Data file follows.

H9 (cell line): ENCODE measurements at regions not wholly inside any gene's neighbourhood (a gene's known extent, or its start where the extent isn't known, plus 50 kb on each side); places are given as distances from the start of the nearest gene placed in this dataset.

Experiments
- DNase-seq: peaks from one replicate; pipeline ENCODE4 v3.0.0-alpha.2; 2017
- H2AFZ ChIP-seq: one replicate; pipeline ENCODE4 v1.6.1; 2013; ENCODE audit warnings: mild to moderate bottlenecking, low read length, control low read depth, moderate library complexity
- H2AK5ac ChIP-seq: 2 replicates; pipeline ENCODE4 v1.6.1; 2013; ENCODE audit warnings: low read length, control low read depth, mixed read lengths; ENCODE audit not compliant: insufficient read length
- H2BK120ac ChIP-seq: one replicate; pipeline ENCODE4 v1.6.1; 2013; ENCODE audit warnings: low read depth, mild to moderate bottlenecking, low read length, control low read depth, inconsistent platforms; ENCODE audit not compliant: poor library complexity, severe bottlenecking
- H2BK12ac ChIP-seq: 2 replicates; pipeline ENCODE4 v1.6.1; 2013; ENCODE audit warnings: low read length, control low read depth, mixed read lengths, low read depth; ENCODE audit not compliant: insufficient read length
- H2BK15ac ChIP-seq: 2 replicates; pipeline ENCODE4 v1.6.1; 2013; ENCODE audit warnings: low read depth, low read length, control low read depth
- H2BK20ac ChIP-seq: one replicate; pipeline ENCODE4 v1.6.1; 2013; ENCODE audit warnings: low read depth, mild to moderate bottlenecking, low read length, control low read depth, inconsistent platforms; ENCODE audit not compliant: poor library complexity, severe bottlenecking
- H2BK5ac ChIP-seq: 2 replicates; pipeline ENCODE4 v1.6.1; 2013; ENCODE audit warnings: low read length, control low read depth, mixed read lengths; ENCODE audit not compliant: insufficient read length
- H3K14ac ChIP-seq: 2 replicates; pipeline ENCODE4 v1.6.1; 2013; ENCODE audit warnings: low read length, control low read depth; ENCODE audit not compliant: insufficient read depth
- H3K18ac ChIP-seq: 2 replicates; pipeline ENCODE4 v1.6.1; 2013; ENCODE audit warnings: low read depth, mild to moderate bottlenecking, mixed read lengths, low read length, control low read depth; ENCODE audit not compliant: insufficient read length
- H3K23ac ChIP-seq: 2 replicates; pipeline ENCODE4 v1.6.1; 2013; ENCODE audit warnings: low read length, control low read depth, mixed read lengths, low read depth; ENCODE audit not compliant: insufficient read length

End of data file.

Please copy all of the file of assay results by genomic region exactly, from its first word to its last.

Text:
H9 (cell line): ENCODE measurements at regions not wholly inside any gene's neighbourhood (a gene's known extent, or its start where the extent isn't known, plus 50 kb on each side); places are given as distances from the start of the nearest gene placed in this dataset.

Experiments
- DNase-seq: peaks from one replicate; pipeline ENCODE4 v3.0.0-alpha.2; 2017
- H2AFZ ChIP-seq: one replicate; pipeline ENCODE4 v1.6.1; 2013; ENCODE audit warnings: mild to moderate bottlenecking, low read length, control low read depth, moderate library complexity
- H2AK5ac ChIP-seq: 2 replicates; pipeline ENCODE4 v1.6.1; 2013; ENCODE audit warnings: low read length, control low read depth, mixed read lengths; ENCODE audit not compliant: insufficient read length
- H2BK120ac ChIP-seq: one replicate; pipeline ENCODE4 v1.6.1; 2013; ENCODE audit warnings: low read depth, mild to moderate bottlenecking, low read length, control low read depth, inconsistent platforms; ENCODE audit not compliant: poor library complexity, severe bottlenecking
- H2BK12ac ChIP-seq: 2 replicates; pipeline ENCODE4 v1.6.1; 2013; ENCODE audit warnings: low read length, control low read depth, mixed read lengths, low read depth; ENCODE audit not compliant: insufficient read length
- H2BK15ac ChIP-seq: 2 replicates; pipeline ENCODE4 v1.6.1; 2013; ENCODE audit warnings: low read depth, low read length, control low read depth
- H2BK20ac ChIP-seq: one replicate; pipeline ENCODE4 v1.6.1; 2013; ENCODE audit warnings: low read depth, mild to moderate bottlenecking, low read length, control low read depth, inconsistent platforms; ENCODE audit not compliant: poor library complexity, severe bottlenecking
- H2BK5ac ChIP-seq: 2 replicates; pipeline ENCODE4 v1.6.1; 2013; ENCODE audit warnings: low read length, control low read depth, mixed read lengths; ENCODE audit not compliant: insufficient read length
- H3K14ac ChIP-seq: 2 replicates; pipeline ENCODE4 v1.6.1; 2013; ENCODE audit warnings: low read length, control low read depth; ENCODE audit not compliant: insufficient read depth
- H3K18ac ChIP-seq: 2 replicates; pipeline ENCODE4 v1.6.1; 2013; ENCODE audit warnings: low read depth, mild to moderate bottlenecking, mixed read lengths, low read length, control low read depth; ENCODE audit not compliant: insufficient read length
- H3K23ac ChIP-seq: 2 replicates; pipeline ENCODE4 v1.6.1; 2013; ENCODE audit warnings: low read length, control low read depth, mixed read lengths, low read depth; ENCODE audit not compliant: insufficient read length